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Community News
MH Care Benefits From Oil Spill Settlement
Psychiatric News
Volume 47 Number 15 page 1b-28

Universities in four states will expand mental health work-force capacity and provide services to people affected by the 2010 BP oil spill in the Gulf of Mexico, sharing a $36 million chunk of the $7.8 billion overall spill settlement.

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People directly affected by the aftermath of the 2010 BP oil spill in the Gulf of Mexico have higher rates of mental health symptoms than unexposed populations. A special fund created as part of the $7.8 billion legal settlement will go to provide therapeutic and supportive mental health services in the region. 

AP Photo/Michael Spooneybarger

The funds will go to the Mental and Behavioral Health Capacity Project, created by the settlement decree to provide therapeutic and supportive services in federally qualified health centers, other primary care clinics, and school-based programs in affected coastal communities.

Under a formula based on needs and disparities, the Louisiana State University Health Sciences Center (LSUHSC) will get $14.4 million. Another $8.2 million each will go to the University of Southern Mississippi and the University of South Alabama. The University of West Florida will manage $5.8 million of the funds.

The amounts will be distributed over five years and must be formally certified in a final court decree in November, Howard Osofsky, M.D., Ph.D., a professor and chair of psychiatry at LSUHSC, told Psychiatric News.

LSUHSC researchers have conducted school-based surveys in the region since the aftermath of Hurricane Katrina in 2005 and community mental health needs assessments since the Gulf Oil Spill in 2010.

“Both in 2010 and 2011, we found significant elevations in mental health symptoms in people directly affected by the spill, compared with those in the same areas not exposed,” said Osofsky.

Local resources have been strained since many mental health professionals left the Gulf Coast area after Hurricane Katrina and did not return.

At the University of Southern Mississippi (USM), the five-year grant will support 125 M.S.W. students and psychology trainees working in primary care settings and human service agencies.

“The money will be used to increase access for community residents by adding training for people working in existing mental health programs and by training new ones,” said Timothy Rehner, Ph.D., a professor of social work in the USM School of Social Work in Hattiesburg and director of its Caribbean Studies Program.

“We’ll start this summer by hiring a director for the program, then a trauma-focused faculty instructor, and then begin recruiting students,” said Rehner in an interview. “We can have the first group of 20 students by spring.”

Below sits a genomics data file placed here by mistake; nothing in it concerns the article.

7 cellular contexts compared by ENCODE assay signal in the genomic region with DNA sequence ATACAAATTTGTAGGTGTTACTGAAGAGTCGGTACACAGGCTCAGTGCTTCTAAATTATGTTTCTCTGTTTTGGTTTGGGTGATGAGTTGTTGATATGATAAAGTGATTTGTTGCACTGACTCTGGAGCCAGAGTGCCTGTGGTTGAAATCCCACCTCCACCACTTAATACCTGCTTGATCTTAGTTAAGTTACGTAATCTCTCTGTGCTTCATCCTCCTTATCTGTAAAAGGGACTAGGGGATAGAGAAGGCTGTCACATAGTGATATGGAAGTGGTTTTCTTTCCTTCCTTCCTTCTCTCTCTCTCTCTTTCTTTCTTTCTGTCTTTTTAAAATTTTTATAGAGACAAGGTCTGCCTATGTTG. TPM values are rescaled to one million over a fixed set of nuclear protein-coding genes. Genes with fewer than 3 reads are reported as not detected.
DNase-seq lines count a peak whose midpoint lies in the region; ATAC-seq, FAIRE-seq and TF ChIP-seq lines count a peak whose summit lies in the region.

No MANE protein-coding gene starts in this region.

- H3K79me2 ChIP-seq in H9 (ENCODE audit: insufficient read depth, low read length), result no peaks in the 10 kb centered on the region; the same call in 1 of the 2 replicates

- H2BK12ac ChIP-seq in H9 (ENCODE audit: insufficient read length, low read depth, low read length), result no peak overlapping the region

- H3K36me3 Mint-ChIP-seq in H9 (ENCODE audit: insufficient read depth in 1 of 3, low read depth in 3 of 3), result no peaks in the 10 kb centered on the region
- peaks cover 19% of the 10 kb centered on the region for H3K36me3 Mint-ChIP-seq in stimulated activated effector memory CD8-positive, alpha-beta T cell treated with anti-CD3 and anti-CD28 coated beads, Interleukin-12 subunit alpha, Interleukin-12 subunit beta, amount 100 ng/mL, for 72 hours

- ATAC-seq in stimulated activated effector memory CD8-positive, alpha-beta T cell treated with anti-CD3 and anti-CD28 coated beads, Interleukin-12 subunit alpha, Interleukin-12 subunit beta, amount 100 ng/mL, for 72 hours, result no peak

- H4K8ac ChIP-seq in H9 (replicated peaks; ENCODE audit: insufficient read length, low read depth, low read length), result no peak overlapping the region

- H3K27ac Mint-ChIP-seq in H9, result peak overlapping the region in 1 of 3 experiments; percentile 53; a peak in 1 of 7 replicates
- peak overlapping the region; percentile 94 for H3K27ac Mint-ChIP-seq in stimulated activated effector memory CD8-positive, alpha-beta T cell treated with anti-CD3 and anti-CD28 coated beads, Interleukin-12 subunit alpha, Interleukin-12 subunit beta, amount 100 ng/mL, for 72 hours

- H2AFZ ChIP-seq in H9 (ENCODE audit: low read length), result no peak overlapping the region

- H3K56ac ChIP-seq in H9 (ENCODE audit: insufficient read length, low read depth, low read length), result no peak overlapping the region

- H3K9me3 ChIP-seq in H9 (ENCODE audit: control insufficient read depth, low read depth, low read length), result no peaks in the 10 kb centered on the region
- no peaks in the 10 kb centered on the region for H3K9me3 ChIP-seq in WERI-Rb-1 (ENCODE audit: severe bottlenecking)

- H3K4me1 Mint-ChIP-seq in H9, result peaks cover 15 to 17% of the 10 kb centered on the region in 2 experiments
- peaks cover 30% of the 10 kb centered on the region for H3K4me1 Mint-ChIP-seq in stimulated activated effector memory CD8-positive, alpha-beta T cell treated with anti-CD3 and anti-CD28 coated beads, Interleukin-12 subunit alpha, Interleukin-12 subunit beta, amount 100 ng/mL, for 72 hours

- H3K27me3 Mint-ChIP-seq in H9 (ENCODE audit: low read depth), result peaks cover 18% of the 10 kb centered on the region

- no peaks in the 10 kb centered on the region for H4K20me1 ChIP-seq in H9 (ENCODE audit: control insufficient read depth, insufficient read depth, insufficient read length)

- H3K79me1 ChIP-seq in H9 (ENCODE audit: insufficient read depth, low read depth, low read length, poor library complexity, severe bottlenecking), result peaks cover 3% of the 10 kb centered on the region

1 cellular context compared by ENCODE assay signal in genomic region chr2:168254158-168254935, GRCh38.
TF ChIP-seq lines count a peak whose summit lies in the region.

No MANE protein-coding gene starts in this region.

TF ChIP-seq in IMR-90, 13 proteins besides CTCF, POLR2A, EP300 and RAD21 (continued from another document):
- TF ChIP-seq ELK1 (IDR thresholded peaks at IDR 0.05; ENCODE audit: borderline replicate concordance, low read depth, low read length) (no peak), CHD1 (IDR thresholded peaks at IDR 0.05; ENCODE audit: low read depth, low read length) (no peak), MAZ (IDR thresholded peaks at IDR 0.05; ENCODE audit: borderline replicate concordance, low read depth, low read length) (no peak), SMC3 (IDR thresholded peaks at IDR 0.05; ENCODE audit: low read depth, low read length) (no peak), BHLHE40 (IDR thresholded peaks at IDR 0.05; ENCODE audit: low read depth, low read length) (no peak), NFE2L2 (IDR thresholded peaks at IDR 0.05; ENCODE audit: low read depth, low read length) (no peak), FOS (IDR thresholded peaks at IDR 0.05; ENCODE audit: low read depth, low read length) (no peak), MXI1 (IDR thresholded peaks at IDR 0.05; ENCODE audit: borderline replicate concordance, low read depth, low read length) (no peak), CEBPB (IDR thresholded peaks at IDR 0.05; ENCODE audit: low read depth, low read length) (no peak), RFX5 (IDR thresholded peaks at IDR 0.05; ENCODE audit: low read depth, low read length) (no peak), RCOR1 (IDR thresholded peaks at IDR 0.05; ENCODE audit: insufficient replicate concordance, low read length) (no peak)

The University of West Florida (UWF) in Pensacola will train primary care clinicians, helping them make the doctor’s office a place to encourage discussion of mental health issues and set up follow-up appointments, said Glenn E. Rohrer, Ph.D., L.C.S.W., a professor at UWF and director of its School of Justice Studies and Social Work.

“We want to get psychiatrists, psychologists, and social workers in as part of the training process and get the next generation thinking about integrated care,” said Rohrer.

The project will move carefully to determine how communities can best benefit from the funds, said Osofsky. Initial efforts will be directed at discussions with local clinic personnel, schools, community providers, and others.

The project team will spend time learning what people in coastal communities believe they need or don’t need, said Osofsky.

“How can we cooperate with them and with professionals from other mental health disciplines?” he said. “We’re not there to tell them what to do.”

Depending on those local needs, psychiatrists or advanced residents and other mental health professionals could make clinic visits to provide direct services, serve as consultants to primary care clinicians, offer telepsychiatry services, or provide training for schools and communities.

“We plan to have direct 24-hour availability for primary care physicians to speak to a psychiatrist,” said Osofsky.

In the long run, the project also hopes to increase the capacity of mental health care and primary care in the region and demonstrate how states, communities, and university-based clinicians can work collaboratively to improve mental health outcomes, he said.

“However, the process has to be sustainable,” said Rohrer. “What can we do to prepare for the next disaster? And that is a matter of when, not if.” inline-graphic-1.gif

The settlement document covering the Mental and Behavioral Health Capacity Project of the Gulf Region Health Out-reach Program is posted at www.deepwaterhorizonsettlements.com/Documents/Medical%20SA/Ex14_Grant_Proposal_Mental_and_Behavioral_Health_Capacity_Project.pdf.

Anchor for JumpAnchor for Jump

People directly affected by the aftermath of the 2010 BP oil spill in the Gulf of Mexico have higher rates of mental health symptoms than unexposed populations. A special fund created as part of the $7.8 billion legal settlement will go to provide therapeutic and supportive mental health services in the region. 

AP Photo/Michael Spooneybarger

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